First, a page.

Its immediate effect was to unite and bring the French political left wing to power. The Dreyfusards gleefully purged the army of monarchist and conservative officers, reducing its size by 75,000 just as the First World War approached. All ties between the French state and the Catholic Church were ended (14,000 church schools were closed down).

The anti-Dreyfusards bided their time. During the 1930s, their political descendants organised into far-right, fascist parties like Action Française (French Action). When the Germans invaded, they enthusiastically collaborated to stamp out their rivals. Left-wing intellectuals were assassinated by the Milice (the Vichy police) and others put under house arrest. Jewish Dreyfusards were put on through-trains to the death camps. 

In turn, the left-wingers got their own back after 1944, getting the National Writers’ Committee to blacklist their old enemies and putting collaborator anti-Dryfusards on trial. One of them, the 77-year-old writer Charles Maurras, who had invented the theory of “the patriotic forgery”, was dragged from the dock to serve his sentence of life imprisonment for collaboration, screaming: "C'est la revanche de Dreyfus!" (“It's Dreyfus' revenge”).

In 1985, the French Ministry of Culture commissioned a statue of Dreyfus. What followed was comical, as a game of pass-the-statue was played out. It took almost three years to agree where it would be placed. The obvious site, the Ecole Militaire where Dreyfus was publicly was rejected by the army. The Ecole Polytechnique, which Dreyfus attended, was rejected by the ministry of the interior. Finally, the statue was erected in 1988 in the Tuileries Gardens in Paris.

In February 2002, Reuters news agency reported that the statue had been vandalised. Witnesses said a yellow star of David had been painted over the plaque at the foot of the statue, which had "Dirty Jew" scrawled on it.


“Double Shackles”: At every stop of the sealed train taking Dreyfus to Marseilles, lynch mobs gathered. At the port, though in chains, Dreyfus was punched in the face by an officer in view of a cheering crowd.

He was transported to the Iles du Salut off the coast of French Guiana and placed on Devil’s Island in the middle of a yellow fever swamp.

The government ordered that Dreyfus be kept in especially harsh conditions. He was kept in a small hut (only four cubic metres) specially built for him and surrounded by a fifteen foot high wall. To ensure that he did not kill himself and cheat French justice, an armed guard was posted at the door night and day. The guard was under strict orders not to talk to him at any time. Letters from his wife were checked by code-breakers and sent on as typed summaries.

In 1896, the most vicious anti-Dreyfusard newspaper, La Libre Parole, published a rumour that a Jewish “syndicate” was planning to invade the island and free him. New security measures included “double shackles” that locked his feet into place on the iron bedstead so that he could not move or turn in the boiling heat.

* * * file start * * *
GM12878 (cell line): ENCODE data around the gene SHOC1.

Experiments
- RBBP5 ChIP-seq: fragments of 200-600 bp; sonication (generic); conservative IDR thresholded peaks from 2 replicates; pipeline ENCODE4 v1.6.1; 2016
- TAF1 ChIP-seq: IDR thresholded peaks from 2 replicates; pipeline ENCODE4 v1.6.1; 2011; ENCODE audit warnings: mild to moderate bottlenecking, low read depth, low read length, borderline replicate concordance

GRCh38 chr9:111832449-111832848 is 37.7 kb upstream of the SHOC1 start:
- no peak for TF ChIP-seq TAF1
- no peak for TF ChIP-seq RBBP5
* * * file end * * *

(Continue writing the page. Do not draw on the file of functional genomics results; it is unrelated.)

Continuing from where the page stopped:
On 5 May 1896, he wrote in his diary, the only thing he was allowed to keep as his own in the hope he would confess: "I have no longer anything to say; everything is alike in its horrible cruelty."

He stayed there for five years.

Artistic Differences: During the affair, blazing rows broke out, as always, amongst France’s intellectual community, especially amongst its artists. For years, Anti-Dreyfusard Edgar Degas, one of the most famous of the Impressionists, had dinner with Camille Pissarro, an equally influential painter, a Dreyfusard and a Jew, at a friend’s house every Thursday night. One night, they argued about Dreyfus and Degas stormed out, never speaking to Pissaro again. He started abusing Pissarro's paintings as “rotten”. Everyone knew that he had once been among the first to buy his friend’s work. "Yes”, he said, "but that was before the Dreyfus Affair.” Around this time, a model in Degas’ studio also expressed doubt about Dreyfus's guilt. Passers-by in the street outside heard him shout, "Put your clothes on and get out, Jew!” His mind remained unchanged when he learned she was a Gentile. 

The Storybook Ending: On 13 July 1906 the French government reinstated Dreyfus in the army as a lieutenant-colonel and Picquart as general (he was to become minister of war). A week later Dreyfus was made a Chevalier of the Legion of Honor in the same courtyard of the Ecole Militaire, where he had been degraded eleven years before. At his “Rehabilitation” ceremony and to the enthusiastic yells of “Long Live Dreyfus!”, he shouted back: “No, gentlemen, no, I beg of you. Long Live France!”. This storybook ending is soured by an incident that occurred when Dreyfus attended the funeral of his greatest supporter Emile Zola. He was shot in the arm by a fanatical anti-Dreyfusard journalist. His attacker, pleading “provocation”, was acquitted by a Paris court. 

The Performance Yet To Come: “The Dreyfus Affair ... is the culmination of the anti-semitism which grew out of the special conditions of the nation state. Its violent form foreshadowed future developments, so that the main actors of the Affair sometimes seemed to be staging a huge dress rehearsal for a performance yet to come.” Hanna Arendt, political philosopher, 1951.